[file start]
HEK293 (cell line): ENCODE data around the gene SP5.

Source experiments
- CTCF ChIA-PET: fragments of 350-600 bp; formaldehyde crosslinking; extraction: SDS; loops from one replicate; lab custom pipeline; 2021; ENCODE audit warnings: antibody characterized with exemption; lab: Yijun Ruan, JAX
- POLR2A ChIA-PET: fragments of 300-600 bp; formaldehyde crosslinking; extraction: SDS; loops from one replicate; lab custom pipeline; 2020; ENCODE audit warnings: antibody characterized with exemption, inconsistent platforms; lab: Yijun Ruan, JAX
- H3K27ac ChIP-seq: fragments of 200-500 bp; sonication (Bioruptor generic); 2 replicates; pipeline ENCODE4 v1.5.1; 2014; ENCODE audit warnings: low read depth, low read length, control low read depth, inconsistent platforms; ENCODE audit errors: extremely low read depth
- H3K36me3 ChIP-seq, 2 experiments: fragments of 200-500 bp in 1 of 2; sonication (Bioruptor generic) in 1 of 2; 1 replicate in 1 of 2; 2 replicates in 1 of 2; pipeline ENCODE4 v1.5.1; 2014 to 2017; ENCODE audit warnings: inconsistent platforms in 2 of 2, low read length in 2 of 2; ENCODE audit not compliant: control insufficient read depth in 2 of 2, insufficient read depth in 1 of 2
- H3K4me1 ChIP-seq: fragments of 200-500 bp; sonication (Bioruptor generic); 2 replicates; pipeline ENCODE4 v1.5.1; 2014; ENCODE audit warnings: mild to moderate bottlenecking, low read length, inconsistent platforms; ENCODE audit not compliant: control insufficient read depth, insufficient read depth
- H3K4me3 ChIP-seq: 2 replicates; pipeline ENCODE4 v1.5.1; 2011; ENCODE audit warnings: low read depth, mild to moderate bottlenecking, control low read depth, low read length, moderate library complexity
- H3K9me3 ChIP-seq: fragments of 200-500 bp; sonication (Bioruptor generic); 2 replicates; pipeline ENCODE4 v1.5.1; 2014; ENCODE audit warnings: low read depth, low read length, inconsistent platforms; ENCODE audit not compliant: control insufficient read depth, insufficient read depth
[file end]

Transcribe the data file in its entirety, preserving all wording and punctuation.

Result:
HEK293 (cell line): ENCODE data around the gene SP5.

Source experiments
- CTCF ChIA-PET: fragments of 350-600 bp; formaldehyde crosslinking; extraction: SDS; loops from one replicate; lab custom pipeline; 2021; ENCODE audit warnings: antibody characterized with exemption; lab: Yijun Ruan, JAX
- POLR2A ChIA-PET: fragments of 300-600 bp; formaldehyde crosslinking; extraction: SDS; loops from one replicate; lab custom pipeline; 2020; ENCODE audit warnings: antibody characterized with exemption, inconsistent platforms; lab: Yijun Ruan, JAX
- H3K27ac ChIP-seq: fragments of 200-500 bp; sonication (Bioruptor generic); 2 replicates; pipeline ENCODE4 v1.5.1; 2014; ENCODE audit warnings: low read depth, low read length, control low read depth, inconsistent platforms; ENCODE audit errors: extremely low read depth
- H3K36me3 ChIP-seq, 2 experiments: fragments of 200-500 bp in 1 of 2; sonication (Bioruptor generic) in 1 of 2; 1 replicate in 1 of 2; 2 replicates in 1 of 2; pipeline ENCODE4 v1.5.1; 2014 to 2017; ENCODE audit warnings: inconsistent platforms in 2 of 2, low read length in 2 of 2; ENCODE audit not compliant: control insufficient read depth in 2 of 2, insufficient read depth in 1 of 2
- H3K4me1 ChIP-seq: fragments of 200-500 bp; sonication (Bioruptor generic); 2 replicates; pipeline ENCODE4 v1.5.1; 2014; ENCODE audit warnings: mild to moderate bottlenecking, low read length, inconsistent platforms; ENCODE audit not compliant: control insufficient read depth, insufficient read depth
- H3K4me3 ChIP-seq: 2 replicates; pipeline ENCODE4 v1.5.1; 2011; ENCODE audit warnings: low read depth, mild to moderate bottlenecking, control low read depth, low read length, moderate library complexity
- H3K9me3 ChIP-seq: fragments of 200-500 bp; sonication (Bioruptor generic); 2 replicates; pipeline ENCODE4 v1.5.1; 2014; ENCODE audit warnings: low read depth, low read length, inconsistent platforms; ENCODE audit not compliant: control insufficient read depth, insufficient read depth